Six things you should do in your training

Headlock

1. Train against attacks to the head

The head is an obvious target.  Not only can we be knocked unconscious through strikes to the head, our ability to hear, see, shout and even our balance can be damaged. We do have natural reflexes to protect the head which will be activated should our eyes receive a stimulus once it is too late to access and execute a trained protective action, but these reflexes are not always effective.  The best way to become skilled at protecting the head is to have to defend against attacks to that target on a regular basis.  It does not matter whether those attacks are intended to make contact or not, all that is required is the incentive to continuously protect our head from impact and to learn carry the arms in such a way that we can do so speedily with ease.

2. Train against HAOV

Pushes, shoves, grabs, wild haymakers, head butts, headlocks, shoulder barges, tackles, clinches, stomps… the use of habitual acts of violence in training can be controversial.  From a self defence perspective they are essential training tools, for in a violent situation you are far more likely to be attacked using haov than any more precise form of attack, even if your attacker is themselves a skilled martial artist.  The downside of training against haov is that it means that a proportion of the training time is spent delivering a skillset in which you do not want or need to become proficient at employing.  How much time you spend on training against haov should be weighted according to your primary skill development aims.

3. Train at Close range

By close range I’m referring to tactile contact and working at a distance where you are generally within at most ¾ of the arm reach of your training partner.  Most violent confrontations quickly close to this distance no matter how skilled a ‘long distance’ fighter one participant may be, and this infighting range is one at which it is important to be comfortable.

4. Make Contact (actually hit people and pads)

Contact in training is tremendously important.  I’ve written about it here and here.  Both types of contact are important.  Experiencing contact in training so that real shoves or knocks don’t faze you or affect your will to continue is invaluable, and it doesn’t have to be knockdown or dangerous/damaging to do so under the supervision of a good teacher.

5. Use verbal abuse and distraction

Verbal abuse, whether by one person or a group, can freeze a person unused to personally experiencing it more effectively than the shock of contact.  Exposure to bad language at a distance, or on the screen is not the same. There is a big difference between facing a silent focused training partner, enduring the kiai of a confident partner, and having one or more people swearing and shouting directly in your face.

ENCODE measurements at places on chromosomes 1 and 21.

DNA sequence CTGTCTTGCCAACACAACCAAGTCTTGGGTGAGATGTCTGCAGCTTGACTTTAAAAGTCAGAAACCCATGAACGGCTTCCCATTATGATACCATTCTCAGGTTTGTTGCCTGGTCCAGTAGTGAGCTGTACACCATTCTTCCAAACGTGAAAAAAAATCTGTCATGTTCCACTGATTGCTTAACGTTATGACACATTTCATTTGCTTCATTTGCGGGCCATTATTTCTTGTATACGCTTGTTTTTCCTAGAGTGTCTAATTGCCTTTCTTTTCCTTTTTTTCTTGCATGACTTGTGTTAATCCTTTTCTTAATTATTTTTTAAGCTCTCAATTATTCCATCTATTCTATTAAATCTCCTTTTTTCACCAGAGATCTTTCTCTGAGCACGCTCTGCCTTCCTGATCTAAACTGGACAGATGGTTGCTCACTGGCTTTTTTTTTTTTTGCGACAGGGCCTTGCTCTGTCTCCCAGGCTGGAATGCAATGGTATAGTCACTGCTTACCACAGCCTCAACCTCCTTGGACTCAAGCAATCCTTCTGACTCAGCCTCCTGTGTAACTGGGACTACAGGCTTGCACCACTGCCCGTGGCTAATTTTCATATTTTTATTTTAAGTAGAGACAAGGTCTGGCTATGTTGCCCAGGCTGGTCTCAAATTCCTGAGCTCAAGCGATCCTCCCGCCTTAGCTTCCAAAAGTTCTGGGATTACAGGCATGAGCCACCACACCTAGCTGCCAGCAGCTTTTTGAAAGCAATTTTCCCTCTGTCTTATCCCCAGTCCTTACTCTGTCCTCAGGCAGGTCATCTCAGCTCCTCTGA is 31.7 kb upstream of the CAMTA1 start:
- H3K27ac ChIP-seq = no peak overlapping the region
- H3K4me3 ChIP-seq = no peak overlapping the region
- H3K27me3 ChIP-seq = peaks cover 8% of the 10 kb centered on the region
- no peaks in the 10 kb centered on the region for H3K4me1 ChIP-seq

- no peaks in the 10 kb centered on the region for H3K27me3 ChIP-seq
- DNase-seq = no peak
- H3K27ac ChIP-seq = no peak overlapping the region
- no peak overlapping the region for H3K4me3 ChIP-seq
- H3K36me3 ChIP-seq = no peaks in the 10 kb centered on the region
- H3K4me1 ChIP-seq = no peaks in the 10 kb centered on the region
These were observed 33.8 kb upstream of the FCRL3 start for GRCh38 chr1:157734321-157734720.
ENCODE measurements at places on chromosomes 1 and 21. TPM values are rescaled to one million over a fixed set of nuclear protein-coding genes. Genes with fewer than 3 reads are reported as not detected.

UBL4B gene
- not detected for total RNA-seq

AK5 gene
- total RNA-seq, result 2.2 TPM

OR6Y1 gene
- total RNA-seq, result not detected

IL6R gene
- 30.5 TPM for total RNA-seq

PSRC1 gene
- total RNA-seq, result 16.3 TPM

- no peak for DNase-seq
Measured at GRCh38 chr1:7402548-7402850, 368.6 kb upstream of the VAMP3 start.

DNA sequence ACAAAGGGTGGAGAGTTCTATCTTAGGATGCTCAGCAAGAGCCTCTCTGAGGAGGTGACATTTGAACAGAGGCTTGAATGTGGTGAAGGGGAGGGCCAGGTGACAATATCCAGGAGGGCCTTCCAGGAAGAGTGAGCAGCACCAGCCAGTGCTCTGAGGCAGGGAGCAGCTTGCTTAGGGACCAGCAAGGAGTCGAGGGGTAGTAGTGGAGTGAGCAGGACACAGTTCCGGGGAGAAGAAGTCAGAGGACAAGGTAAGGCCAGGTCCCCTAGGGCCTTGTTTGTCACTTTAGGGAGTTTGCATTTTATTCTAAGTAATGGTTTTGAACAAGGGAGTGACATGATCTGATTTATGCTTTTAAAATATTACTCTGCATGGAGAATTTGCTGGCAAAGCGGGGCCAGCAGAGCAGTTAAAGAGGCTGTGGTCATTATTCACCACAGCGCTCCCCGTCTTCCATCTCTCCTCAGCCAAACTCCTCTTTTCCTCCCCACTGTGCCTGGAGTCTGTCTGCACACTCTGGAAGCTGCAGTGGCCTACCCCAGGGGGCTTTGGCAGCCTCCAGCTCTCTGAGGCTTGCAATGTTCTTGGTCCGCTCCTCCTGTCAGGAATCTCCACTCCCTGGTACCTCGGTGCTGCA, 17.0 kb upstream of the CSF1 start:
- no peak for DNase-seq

6. Train against multiple opponents

Dealing with multiple opponents isn’t easy and it isn’t pretty.  There are lots of different ways that this can be done: some that genuinely put the trainee under gradually increasing pressure, others that are frankly ridiculous either because they are always so intense that they offer no chance for progression or learning outcomes, or because they are so spaced apart that there is no added pressure or learning gained. There’s no guarantee that training against multiple opponents is going to enable you to fight more than one person (and you should try to avoid even fighting just one person), but this form of training will make you aware of the difficulty, give you indications as to things that definitely don’t work, and possibly provide a more appropriate focus for your one on one strategies.

I haven’t picked these six training paradigms at random.  From the experience of observing many trained and untrained people from a range of backgrounds in hundreds of simulated aggressive and violent confrontations, these are the six factors that determine how easily a person is able to access their combative skill set.  The more of these a person deals with in regular training the easier it will be to access their skill set, the fewer of these they work regularly or have experienced the harder it will be to access that skill set.  This model helps explain why personality, upbringing, martial arts styles and training regimes all have an effect on how successfully people can physically defend themselves.